Failure to Provide Reasonable Accommodations

California Law (Coming Soon)

Federal Law (Coming Soon)

New York Law (Coming Soon)


Employees may seek reasonable accommodations of a disability in the workplace. California law prohibits termination of the employee for requesting a reasonable accommodation from his employer.

An employer must provide “reasonable accommodations” to a disabled employee so he can perform the essential functions of his job. If the employer knows the employee has a disability, it must provide the accommodation even if the employee does not request it.

Reasonable accommodations can include:

  • making facilities accessible to and usable by disabled individuals
  • job restructuring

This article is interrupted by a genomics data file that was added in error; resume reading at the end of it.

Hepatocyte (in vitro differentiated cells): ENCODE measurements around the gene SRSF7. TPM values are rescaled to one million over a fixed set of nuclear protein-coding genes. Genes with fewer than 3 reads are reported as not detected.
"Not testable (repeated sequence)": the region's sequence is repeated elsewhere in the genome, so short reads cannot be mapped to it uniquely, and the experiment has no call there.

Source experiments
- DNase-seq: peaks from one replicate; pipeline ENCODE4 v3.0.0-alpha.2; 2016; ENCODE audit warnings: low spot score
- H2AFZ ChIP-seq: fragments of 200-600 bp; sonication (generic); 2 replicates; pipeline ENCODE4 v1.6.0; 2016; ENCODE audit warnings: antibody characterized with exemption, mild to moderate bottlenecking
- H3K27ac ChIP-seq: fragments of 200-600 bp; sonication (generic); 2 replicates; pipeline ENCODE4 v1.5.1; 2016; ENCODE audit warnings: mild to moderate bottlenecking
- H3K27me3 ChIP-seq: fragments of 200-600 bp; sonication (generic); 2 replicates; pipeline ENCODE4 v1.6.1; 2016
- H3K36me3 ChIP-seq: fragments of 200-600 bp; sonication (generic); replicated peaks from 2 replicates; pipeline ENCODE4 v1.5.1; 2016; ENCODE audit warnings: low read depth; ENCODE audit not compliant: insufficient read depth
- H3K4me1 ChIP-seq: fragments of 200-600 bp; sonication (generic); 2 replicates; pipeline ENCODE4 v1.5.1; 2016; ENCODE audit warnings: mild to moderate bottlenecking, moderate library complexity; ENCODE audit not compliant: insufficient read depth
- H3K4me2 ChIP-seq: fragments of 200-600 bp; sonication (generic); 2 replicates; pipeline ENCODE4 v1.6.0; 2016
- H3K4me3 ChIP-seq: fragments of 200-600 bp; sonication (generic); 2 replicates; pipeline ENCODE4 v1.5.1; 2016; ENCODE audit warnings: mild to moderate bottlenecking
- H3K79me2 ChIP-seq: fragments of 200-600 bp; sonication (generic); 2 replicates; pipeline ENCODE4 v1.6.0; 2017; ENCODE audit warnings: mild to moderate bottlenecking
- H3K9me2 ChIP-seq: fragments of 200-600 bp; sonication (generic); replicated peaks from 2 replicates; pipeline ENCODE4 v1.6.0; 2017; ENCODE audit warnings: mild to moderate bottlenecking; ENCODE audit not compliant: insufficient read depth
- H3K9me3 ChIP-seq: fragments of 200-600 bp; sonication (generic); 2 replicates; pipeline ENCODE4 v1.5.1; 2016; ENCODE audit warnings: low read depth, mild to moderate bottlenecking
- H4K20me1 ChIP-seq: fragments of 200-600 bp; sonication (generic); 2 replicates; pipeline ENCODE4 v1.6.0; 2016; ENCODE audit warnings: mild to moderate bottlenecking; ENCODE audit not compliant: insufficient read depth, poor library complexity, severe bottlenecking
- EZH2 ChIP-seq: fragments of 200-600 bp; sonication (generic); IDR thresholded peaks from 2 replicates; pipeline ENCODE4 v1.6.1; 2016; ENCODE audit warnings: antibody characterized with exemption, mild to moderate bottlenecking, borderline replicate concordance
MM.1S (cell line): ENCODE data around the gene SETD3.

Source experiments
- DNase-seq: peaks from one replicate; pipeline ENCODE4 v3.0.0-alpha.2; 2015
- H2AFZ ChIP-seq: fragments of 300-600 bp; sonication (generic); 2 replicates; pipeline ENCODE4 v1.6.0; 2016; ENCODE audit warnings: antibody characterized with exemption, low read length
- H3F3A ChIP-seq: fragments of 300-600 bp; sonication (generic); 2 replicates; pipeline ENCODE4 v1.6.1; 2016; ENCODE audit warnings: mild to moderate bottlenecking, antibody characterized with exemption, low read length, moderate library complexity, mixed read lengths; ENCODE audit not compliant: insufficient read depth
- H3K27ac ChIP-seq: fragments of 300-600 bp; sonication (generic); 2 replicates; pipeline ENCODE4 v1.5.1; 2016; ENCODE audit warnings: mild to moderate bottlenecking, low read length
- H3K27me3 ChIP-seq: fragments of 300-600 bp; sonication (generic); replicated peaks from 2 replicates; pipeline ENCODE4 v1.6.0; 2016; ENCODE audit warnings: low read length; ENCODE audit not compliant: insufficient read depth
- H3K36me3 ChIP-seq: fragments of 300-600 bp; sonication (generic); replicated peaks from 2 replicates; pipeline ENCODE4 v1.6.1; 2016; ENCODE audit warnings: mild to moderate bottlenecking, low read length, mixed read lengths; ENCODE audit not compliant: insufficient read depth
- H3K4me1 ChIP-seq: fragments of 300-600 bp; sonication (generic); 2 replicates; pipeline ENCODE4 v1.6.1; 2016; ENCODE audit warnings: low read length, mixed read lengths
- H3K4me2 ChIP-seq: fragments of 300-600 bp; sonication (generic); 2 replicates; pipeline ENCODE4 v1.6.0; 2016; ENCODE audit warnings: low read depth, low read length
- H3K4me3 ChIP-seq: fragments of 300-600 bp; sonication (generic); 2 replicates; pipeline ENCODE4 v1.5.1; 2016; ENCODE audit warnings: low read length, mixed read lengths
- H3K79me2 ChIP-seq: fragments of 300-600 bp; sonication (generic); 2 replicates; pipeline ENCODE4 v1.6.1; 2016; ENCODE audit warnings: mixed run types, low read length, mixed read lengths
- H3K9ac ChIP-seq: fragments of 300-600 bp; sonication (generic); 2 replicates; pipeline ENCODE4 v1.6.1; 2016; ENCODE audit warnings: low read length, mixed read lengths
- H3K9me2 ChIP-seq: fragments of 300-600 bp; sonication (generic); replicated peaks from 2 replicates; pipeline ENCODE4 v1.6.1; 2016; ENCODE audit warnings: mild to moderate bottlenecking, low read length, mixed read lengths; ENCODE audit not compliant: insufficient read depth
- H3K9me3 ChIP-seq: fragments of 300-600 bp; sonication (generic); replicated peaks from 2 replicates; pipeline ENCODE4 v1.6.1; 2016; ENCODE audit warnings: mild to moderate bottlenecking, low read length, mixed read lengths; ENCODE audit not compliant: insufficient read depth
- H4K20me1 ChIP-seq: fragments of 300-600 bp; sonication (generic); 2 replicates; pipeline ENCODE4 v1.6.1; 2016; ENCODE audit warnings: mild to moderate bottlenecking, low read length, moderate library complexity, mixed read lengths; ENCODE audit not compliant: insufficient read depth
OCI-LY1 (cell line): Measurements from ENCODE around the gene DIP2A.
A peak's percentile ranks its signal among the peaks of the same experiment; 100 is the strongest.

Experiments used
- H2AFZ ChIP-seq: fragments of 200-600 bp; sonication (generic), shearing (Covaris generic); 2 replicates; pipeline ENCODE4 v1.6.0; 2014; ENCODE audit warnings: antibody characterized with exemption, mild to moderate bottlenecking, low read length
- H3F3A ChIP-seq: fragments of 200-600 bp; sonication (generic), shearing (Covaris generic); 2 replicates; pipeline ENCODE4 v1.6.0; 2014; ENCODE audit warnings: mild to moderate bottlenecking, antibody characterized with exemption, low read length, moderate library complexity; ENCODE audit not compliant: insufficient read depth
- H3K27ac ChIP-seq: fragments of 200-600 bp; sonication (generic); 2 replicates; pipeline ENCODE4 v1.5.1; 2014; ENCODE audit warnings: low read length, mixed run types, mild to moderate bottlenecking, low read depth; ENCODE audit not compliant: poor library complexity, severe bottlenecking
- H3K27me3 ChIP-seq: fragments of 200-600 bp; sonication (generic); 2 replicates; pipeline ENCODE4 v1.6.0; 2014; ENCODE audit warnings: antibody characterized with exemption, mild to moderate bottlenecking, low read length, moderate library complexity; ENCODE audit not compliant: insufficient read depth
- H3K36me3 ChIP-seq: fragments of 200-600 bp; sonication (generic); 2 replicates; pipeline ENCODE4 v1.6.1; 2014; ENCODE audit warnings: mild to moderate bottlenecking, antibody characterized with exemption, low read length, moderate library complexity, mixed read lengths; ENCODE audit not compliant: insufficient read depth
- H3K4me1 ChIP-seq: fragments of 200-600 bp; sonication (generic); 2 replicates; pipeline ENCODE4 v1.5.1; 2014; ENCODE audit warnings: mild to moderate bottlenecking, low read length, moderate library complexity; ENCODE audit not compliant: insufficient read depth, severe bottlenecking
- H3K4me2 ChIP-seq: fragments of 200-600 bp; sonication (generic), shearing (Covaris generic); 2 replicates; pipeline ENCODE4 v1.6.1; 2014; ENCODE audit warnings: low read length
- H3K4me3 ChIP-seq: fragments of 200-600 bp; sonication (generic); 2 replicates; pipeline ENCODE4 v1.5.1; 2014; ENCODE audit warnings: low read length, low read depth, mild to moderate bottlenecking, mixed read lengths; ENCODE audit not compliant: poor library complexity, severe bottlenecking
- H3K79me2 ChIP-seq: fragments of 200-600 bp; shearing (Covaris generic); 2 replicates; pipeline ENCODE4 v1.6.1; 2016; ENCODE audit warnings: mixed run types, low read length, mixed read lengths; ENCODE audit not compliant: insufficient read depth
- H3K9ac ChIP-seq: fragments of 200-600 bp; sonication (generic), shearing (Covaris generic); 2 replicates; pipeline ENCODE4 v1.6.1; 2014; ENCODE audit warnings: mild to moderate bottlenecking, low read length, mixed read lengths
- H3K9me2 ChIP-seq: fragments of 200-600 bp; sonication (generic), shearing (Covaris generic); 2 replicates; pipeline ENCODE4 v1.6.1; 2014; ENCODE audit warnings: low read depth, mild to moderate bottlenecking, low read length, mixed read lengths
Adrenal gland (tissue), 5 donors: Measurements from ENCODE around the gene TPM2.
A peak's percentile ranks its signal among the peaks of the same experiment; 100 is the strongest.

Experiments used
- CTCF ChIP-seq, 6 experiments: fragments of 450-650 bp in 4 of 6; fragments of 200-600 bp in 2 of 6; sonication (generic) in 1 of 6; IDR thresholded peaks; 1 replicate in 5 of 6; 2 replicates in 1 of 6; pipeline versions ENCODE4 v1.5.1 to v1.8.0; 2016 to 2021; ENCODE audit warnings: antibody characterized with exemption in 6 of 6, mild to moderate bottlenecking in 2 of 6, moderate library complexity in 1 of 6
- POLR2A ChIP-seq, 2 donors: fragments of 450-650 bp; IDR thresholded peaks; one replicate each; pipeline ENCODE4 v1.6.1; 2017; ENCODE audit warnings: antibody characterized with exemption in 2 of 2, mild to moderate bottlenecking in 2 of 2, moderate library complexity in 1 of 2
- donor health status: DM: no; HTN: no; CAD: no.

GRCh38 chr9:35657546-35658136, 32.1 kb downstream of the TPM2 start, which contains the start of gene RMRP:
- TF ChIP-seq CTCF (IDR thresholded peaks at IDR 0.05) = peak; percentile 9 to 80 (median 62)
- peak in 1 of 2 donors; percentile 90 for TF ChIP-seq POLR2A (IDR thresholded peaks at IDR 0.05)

• offering part time or modified work schedules
  • reassigning to a vacant position
  • acquiring or modifying equipment or devices
  • adjusting or modifying examinations
  • training materials or policies
  • providing qualified readers or interpreters
  • reassignment to a vacant position
  • paid or unpaid leave of absences
  • alcohol or drug rehabilitation programs
  • other similar accommodations. 

If an employee seeks an accommodation from his employer, they must engage in a timely, good-faith "interactive process" to select an appropriate accommodation. Ultimately, the employer may choose which effective accommodation to implement. The employer may choose the least expensive accommodation, or the one which is easier for it to provide, so long as it is reasonable.

An employer may defend against a "failure to accommodate" claim with proof that the accommodation is an undue hardship on the employer, the accommodation sought is unreasonable.

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